It’s stability that investors might be looking for at this point. The company has seen a raft of executive changes in recent months, including the resignation of CEO Doug Lucky. Additionally, it called off a takeover with ArmorWorks LLC in May for undisclosed reasons.
PSP has struggled with profitability despite a merger with a holding company two years ago that was supposed to boost its finances.
But Mr. Vaudrey, who has been on the board for two years, says he willingly sought the position and that he sees potential in the soft-armour maker.
“I like the business. For me, it’s heartening to be in a business that literally saves lives,” he says.
For the past decade, he has been the owner and president of North American Logistics Services, a Toronto-based transportation and customs brokerage company. The firm does about $30 million to $50 million in business, which is about where he hopes to bring PSP.
Mr. Vaudrey will remain president of the logistics company, but says PSP is his full-time job and focus.
When past CEO Mr. Lucky took the helm of PSP in 2010 following an executive shakeup, the soft-armor maker was generating about $30 million in annual revenues at the time.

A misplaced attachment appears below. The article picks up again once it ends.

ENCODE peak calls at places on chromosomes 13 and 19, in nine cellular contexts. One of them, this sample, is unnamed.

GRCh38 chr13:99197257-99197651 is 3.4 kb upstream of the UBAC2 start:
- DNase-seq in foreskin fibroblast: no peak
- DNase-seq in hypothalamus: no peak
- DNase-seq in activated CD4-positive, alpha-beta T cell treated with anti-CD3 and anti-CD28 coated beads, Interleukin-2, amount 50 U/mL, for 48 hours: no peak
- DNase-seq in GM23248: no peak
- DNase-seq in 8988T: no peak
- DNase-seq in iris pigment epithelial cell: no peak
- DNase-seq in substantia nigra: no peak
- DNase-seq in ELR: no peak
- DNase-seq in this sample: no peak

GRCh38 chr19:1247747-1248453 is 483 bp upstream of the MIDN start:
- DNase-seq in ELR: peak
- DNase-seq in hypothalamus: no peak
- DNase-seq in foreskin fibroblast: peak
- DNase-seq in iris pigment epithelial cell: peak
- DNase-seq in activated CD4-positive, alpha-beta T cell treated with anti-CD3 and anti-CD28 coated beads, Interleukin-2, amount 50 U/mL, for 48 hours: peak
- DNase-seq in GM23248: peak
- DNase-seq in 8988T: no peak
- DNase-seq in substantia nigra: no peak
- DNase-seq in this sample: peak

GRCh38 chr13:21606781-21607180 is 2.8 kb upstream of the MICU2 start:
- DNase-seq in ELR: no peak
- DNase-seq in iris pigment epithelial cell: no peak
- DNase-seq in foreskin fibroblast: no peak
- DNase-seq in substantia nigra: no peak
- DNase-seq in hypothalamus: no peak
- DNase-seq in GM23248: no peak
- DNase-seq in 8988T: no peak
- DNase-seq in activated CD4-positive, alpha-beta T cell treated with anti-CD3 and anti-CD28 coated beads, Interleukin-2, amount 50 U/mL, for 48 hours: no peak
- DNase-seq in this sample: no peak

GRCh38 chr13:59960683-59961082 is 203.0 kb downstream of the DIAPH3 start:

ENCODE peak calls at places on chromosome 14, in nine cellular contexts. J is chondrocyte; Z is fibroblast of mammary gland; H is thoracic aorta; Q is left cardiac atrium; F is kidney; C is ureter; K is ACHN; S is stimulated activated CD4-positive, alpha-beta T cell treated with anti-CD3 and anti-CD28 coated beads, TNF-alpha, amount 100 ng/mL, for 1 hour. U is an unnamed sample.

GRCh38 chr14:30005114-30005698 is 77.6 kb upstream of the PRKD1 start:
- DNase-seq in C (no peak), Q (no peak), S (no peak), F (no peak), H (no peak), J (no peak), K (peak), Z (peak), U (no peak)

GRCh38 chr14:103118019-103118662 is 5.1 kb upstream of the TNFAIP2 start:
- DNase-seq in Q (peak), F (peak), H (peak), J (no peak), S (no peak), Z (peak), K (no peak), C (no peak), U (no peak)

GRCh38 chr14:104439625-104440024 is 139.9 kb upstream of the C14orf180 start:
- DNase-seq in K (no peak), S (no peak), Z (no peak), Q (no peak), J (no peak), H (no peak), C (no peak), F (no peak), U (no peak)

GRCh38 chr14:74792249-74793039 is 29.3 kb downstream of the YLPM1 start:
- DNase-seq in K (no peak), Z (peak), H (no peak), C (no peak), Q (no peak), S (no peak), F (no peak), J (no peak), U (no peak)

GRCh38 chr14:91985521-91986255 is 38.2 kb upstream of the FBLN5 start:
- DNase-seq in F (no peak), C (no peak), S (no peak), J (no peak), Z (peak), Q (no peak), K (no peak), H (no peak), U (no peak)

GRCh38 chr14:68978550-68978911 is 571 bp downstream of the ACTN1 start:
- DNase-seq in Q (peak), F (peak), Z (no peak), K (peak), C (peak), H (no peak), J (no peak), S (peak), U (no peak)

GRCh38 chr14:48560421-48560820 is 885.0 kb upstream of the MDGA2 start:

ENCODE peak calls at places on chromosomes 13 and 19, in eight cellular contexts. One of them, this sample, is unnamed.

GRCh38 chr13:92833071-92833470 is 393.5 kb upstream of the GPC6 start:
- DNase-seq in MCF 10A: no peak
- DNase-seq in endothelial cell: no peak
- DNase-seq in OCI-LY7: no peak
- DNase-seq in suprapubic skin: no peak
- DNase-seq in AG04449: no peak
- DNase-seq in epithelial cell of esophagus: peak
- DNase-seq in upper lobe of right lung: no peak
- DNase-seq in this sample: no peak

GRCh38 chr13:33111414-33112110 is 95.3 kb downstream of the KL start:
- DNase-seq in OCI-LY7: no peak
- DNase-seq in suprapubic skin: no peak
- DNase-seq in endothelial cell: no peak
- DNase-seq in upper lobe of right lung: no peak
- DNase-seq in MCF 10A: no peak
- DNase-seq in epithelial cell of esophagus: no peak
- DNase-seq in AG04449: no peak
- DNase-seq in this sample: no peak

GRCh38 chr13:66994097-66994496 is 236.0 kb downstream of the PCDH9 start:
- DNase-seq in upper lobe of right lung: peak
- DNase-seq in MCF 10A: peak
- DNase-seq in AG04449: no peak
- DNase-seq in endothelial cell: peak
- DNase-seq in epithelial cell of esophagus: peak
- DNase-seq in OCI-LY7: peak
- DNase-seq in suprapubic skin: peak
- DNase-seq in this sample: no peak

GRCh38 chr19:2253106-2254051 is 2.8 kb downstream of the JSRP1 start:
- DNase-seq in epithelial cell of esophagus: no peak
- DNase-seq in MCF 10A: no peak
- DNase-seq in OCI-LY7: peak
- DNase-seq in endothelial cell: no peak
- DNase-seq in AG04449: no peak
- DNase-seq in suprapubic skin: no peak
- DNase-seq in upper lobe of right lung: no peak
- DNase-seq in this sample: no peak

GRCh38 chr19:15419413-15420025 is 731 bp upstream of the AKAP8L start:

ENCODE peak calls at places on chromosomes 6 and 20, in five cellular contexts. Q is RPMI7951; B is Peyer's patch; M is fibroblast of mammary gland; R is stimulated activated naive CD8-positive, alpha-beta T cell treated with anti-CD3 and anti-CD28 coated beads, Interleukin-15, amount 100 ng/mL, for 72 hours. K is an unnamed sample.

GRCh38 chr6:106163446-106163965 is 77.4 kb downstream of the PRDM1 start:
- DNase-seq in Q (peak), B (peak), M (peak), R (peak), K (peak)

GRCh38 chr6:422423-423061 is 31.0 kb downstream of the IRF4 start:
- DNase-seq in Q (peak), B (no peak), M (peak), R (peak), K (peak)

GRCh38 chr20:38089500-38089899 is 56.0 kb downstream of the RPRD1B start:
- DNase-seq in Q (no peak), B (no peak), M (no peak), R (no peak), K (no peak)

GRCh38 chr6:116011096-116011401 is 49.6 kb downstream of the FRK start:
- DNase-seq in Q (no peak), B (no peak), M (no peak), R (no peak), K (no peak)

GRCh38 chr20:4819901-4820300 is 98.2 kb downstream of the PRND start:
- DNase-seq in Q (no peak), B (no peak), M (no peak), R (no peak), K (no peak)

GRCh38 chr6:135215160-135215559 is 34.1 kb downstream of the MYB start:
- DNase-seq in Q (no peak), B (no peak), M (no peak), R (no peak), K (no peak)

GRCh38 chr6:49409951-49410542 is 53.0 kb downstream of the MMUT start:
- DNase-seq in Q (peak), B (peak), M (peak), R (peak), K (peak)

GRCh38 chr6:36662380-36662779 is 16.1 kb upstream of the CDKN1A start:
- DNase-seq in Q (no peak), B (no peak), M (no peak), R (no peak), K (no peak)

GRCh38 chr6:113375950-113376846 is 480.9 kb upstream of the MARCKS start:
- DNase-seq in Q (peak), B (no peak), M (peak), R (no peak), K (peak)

Mr. Vaudrey says that is now down to about $18 million a year as the company focuses in on soft-armor business. The company also posted a narrow, $100,000 net income in its most recent quarter after years of red ink.
Mr. Vaudrey added that the firm has been “rightsizing” by letting go of business lines outside of soft armor (such as selling APS Distributors in 2011) and not necessarily employees, in the past year or so. The company has 140 employees across all offices.
The company told OBJ earlier this year that its local headcount stood at approximately 130 employees. The staff numbers fluctuate according to contract wins, and the business is also somewhat seasonal given the business with the federal government, Mr. Vaudrey said.
The new CEO said it is difficult to speak about business ideas in great detail given the nature of several of the contracts, which for security reasons are not disclosed.
Some customers also prefer to remain private, although PSP has disclosed wins with the RCMP, Ontario Provincial Police, Department of National Defence and Canada Border Services Agency.
When asked about specifics for maintaining profitability, Mr. Vaudrey said he preferred to speak in generalities.
“We’re not going to get distracted with large initiatives. The customers are telling us we have great products, and the customers are telling us we have a great team.”